Yelm impresses DoDEA members after hosting three-day conference


As the Department of Defense Educational Activity (DoDEA) Pacific Rim Regional Community of Practices event wound down, members of school districts from around the region gathered at Yelm Community Center to recap their three days in Yelm.

Recipients of DoDEA’s grant program, including school districts from Hawaii, Alaska, California, Washington and Idaho, shared with each other the highlights from the visit, notably the food, schools and the trip to the Tahoma Vista Alpaca Farm & Fiber Mill to pet alpacas.

Perhaps no one in attendance was more impressed with what Yelm had to offer than Jennifer Dailey-Perkins, DoDEA’s grant program manager, who traveled from Washington D.C. for the event. She described Yelm as a “gem.”

“It’s beautiful. It’s very picturesque. I think the schools are amazing, and Superintendent Chris Woods is doing an absolutely fantastic job,” she said. “You can really feel that Yelm has embraced their slogan of ‘You belong here.’ You feel the sense of belonging in every school that you visit. You can tell that it is embodied in the culture of the school system.”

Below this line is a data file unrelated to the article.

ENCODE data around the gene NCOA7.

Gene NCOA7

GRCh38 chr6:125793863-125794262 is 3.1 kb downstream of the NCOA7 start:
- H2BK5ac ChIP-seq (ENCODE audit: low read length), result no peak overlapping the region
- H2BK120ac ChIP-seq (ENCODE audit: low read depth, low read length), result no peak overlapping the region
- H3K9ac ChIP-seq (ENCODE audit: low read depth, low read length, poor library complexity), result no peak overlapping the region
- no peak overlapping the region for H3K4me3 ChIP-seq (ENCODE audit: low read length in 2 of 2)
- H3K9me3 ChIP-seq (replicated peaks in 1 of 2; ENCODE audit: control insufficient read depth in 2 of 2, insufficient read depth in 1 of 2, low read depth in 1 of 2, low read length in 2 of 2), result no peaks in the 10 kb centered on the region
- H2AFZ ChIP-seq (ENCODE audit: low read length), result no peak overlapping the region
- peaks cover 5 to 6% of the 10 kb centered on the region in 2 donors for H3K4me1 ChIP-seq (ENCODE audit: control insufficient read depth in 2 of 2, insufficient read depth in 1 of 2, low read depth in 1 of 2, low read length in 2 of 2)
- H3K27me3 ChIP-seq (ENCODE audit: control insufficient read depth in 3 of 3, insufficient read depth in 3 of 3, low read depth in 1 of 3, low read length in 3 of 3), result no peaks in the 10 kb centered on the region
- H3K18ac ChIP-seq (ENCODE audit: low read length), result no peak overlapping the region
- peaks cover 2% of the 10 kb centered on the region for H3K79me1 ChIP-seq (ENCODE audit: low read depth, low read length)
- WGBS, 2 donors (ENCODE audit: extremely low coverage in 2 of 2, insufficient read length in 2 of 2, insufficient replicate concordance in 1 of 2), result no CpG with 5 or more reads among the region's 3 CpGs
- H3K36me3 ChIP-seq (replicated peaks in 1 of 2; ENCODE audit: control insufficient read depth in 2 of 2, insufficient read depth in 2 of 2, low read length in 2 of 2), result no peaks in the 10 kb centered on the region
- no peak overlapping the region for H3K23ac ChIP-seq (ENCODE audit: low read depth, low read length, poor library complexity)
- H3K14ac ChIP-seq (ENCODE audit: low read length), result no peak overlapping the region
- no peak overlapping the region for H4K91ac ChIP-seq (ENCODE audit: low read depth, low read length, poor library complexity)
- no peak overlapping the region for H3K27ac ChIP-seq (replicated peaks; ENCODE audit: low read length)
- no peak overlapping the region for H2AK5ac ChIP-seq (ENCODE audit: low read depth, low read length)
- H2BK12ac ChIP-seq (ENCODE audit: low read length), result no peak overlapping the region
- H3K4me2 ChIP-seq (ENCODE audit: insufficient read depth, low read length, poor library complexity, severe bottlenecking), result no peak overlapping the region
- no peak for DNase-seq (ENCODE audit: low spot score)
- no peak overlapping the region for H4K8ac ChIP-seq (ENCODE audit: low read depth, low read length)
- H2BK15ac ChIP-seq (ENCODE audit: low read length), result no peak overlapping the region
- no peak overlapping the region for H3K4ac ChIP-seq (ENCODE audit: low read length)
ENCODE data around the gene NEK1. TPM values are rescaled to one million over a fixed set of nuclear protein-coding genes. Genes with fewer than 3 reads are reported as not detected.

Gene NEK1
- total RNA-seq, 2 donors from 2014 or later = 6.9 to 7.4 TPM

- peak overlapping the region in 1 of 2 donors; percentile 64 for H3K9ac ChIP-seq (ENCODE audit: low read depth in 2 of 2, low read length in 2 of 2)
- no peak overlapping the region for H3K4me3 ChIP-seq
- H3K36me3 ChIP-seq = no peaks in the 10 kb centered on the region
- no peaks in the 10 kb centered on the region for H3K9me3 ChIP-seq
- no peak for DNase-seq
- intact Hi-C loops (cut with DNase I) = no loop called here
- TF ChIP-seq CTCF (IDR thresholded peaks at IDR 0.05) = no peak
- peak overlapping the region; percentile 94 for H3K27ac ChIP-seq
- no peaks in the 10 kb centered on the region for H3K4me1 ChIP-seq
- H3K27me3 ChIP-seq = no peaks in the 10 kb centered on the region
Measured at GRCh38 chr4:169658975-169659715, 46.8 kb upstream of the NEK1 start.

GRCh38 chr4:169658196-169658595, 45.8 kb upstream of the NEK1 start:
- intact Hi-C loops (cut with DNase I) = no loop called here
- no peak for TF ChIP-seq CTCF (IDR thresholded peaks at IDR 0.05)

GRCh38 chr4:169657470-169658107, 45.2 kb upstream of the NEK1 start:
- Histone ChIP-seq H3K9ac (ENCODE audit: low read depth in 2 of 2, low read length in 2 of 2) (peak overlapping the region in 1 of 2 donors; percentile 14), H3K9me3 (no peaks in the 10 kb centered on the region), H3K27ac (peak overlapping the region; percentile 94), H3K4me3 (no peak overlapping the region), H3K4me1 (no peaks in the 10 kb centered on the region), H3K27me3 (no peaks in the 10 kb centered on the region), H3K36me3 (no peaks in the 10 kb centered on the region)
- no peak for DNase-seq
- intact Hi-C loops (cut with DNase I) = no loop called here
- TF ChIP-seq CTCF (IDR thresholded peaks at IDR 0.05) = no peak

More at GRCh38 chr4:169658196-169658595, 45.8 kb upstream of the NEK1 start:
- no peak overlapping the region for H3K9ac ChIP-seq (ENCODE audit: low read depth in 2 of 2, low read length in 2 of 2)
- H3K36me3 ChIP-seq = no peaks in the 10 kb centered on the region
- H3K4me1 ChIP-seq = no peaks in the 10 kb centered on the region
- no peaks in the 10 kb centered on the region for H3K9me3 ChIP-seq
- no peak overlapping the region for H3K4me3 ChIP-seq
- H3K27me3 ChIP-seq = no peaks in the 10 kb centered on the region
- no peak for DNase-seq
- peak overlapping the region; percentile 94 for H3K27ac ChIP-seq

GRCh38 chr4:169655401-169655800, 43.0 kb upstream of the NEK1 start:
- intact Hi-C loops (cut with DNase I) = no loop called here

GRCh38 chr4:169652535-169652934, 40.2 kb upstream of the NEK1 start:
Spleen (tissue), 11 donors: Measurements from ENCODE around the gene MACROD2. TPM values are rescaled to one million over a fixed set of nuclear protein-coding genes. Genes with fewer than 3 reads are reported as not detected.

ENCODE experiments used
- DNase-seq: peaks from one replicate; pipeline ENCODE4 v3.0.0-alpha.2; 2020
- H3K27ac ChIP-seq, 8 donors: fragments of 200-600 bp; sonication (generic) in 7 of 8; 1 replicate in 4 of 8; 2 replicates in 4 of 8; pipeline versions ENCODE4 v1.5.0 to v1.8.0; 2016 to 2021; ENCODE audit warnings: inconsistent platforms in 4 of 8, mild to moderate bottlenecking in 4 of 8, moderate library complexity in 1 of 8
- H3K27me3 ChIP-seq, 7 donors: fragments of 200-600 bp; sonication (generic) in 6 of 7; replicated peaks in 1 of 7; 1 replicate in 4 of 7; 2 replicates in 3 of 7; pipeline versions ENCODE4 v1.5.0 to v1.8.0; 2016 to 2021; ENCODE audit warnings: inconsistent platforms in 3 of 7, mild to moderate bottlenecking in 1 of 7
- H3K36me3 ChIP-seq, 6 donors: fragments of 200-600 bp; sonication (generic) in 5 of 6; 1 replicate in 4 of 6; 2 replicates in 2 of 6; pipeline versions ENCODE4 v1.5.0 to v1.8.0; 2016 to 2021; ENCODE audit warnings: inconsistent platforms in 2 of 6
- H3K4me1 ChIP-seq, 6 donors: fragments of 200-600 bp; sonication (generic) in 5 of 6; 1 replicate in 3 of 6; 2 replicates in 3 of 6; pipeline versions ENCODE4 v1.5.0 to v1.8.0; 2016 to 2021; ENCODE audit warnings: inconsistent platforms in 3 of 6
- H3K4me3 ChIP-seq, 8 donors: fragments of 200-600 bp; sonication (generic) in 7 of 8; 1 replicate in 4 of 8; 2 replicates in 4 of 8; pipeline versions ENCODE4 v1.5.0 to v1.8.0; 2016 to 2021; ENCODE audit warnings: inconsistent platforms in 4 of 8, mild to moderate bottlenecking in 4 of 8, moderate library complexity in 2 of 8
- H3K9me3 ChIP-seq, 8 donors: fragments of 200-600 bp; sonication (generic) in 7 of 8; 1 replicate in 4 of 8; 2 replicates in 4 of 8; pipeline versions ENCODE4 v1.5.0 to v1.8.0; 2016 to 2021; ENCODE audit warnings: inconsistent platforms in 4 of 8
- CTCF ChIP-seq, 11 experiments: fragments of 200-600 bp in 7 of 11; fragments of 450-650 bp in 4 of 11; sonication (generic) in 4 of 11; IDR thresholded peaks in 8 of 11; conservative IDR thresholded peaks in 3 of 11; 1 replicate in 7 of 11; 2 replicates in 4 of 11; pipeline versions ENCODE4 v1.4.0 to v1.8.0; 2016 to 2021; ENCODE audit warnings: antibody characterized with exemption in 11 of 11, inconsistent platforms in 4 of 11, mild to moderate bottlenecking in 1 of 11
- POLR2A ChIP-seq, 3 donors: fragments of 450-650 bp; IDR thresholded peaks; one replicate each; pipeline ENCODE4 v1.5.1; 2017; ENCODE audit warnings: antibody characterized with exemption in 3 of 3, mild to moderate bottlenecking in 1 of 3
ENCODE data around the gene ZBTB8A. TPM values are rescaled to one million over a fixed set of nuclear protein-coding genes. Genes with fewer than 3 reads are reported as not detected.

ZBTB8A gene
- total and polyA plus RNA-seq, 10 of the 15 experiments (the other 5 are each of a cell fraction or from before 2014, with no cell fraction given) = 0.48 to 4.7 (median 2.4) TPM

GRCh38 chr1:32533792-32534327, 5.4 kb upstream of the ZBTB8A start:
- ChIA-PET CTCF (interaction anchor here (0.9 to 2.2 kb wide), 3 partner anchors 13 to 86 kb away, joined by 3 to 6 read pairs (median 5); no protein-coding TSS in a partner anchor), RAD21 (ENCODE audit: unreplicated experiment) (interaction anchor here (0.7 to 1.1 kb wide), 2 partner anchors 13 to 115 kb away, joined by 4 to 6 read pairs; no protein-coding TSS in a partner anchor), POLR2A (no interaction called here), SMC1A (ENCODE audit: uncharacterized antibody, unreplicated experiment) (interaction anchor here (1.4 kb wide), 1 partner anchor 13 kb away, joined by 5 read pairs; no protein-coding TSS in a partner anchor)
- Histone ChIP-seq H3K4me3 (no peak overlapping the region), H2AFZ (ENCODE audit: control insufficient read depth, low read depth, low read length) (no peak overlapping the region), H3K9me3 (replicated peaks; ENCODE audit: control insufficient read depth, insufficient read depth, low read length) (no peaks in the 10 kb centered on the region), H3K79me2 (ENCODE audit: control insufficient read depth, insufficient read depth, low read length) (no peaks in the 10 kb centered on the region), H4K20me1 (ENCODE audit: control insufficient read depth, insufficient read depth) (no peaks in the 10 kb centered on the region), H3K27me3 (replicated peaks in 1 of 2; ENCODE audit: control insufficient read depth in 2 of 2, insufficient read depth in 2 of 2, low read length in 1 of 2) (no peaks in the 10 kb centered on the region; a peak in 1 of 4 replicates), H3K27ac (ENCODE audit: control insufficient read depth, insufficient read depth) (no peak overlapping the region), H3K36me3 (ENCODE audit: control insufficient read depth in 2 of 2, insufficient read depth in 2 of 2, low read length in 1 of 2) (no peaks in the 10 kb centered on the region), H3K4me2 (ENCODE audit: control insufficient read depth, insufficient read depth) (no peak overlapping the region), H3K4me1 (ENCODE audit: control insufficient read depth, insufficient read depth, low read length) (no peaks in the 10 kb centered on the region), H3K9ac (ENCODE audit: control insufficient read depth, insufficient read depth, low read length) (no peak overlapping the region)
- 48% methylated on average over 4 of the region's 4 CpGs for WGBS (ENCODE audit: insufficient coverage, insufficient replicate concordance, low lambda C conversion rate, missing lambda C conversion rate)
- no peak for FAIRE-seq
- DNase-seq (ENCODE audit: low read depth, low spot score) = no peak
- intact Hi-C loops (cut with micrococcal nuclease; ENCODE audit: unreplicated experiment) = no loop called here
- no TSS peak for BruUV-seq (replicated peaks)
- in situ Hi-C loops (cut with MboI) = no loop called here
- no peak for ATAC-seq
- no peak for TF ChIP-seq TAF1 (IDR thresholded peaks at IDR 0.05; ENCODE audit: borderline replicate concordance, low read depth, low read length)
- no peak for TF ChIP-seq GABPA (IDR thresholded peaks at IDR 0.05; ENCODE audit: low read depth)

Dailey-Perkins also enjoyed the food of Masonry Cafe, Red Lantern Asian Fusion and visiting the “Historic Yelm Canyon,” the nickname for the pothole on East Yelm Avenue.

“People should go and see if they can survive the Yelm Canyon. It’s mandated for any visitor to the area that you go and see that,” she said. “There should be T-shirts for you to buy that say, ‘I survived the Yelm Canyon.’ ”

Outside of Yelm’s cuisine and infamous landmark, Dailey-Perkins said she was most impressed with the students. She visited Mill Pond Elementary School, Ridgeline Middle School and Yelm High School during her visit, and she attended a student panel consisting of military-connected students.

“There’s such a sense of school spirit and pride everywhere you go. Everyone seems so supportive of each other,” Dailey-Perkins said of Yelm students.

Mariah Gibson, a student panelist and freshman at Yelm High School, said she enjoyed answering questions about her experience growing up in a military family.

“I really think it was cool to see adults carrying what we said and applying that to what they’re now doing for their job,” she said.

Sophomore Jackson Gray concurred, adding that it was important for DoDEA members to get a firsthand understanding of what it’s like to be a military student.

“It’s important to talk to more people and expand on what our experience is like. Maybe that can help people,” he said.